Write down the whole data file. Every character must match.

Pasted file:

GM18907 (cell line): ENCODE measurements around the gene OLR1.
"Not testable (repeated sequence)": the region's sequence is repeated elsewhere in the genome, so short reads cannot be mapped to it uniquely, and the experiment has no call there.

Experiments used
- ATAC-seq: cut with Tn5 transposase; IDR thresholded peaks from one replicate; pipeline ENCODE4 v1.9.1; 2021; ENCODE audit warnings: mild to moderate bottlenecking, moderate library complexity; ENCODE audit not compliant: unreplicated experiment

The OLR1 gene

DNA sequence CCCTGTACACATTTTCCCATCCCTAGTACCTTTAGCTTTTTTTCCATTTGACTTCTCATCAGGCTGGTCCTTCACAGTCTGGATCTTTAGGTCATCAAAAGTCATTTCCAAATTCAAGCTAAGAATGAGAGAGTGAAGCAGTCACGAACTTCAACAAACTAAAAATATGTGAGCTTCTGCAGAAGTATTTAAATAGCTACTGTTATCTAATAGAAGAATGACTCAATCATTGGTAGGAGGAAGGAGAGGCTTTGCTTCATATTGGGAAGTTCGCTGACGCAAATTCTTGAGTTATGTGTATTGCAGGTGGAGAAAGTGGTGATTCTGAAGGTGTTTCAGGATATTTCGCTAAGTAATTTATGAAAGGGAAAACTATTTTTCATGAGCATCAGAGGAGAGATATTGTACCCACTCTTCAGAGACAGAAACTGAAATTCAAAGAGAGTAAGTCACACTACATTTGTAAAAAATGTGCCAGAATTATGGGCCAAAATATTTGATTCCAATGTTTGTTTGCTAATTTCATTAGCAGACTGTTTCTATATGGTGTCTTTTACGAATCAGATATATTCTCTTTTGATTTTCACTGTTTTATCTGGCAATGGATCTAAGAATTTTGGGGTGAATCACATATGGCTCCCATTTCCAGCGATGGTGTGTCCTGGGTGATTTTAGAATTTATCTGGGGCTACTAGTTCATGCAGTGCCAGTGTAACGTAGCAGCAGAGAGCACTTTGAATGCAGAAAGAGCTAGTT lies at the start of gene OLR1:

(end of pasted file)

GM18907 (cell line): ENCODE measurements around the gene OLR1.
"Not testable (repeated sequence)": the region's sequence is repeated elsewhere in the genome, so short reads cannot be mapped to it uniquely, and the experiment has no call there.

Experiments used
- ATAC-seq: cut with Tn5 transposase; IDR thresholded peaks from one replicate; pipeline ENCODE4 v1.9.1; 2021; ENCODE audit warnings: mild to moderate bottlenecking, moderate library complexity; ENCODE audit not compliant: unreplicated experiment

The OLR1 gene

DNA sequence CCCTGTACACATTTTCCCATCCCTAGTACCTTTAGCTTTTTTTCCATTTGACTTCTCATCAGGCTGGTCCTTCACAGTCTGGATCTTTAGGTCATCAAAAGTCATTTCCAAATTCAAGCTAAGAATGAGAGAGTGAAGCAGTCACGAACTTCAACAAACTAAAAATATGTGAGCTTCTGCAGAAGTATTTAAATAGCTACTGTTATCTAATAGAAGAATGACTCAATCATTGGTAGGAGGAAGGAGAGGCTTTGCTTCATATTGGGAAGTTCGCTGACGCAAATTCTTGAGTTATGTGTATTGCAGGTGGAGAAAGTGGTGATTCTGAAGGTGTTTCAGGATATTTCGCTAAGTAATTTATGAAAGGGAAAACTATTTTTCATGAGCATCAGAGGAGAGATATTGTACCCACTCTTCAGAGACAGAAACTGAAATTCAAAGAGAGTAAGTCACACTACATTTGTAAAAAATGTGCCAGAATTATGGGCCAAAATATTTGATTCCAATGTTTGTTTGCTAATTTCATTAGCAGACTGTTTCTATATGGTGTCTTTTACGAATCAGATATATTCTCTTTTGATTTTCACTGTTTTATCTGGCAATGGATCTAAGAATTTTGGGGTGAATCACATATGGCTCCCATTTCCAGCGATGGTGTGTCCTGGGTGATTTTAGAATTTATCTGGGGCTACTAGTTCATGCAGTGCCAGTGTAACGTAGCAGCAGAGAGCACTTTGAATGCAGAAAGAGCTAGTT lies at the start of gene OLR1: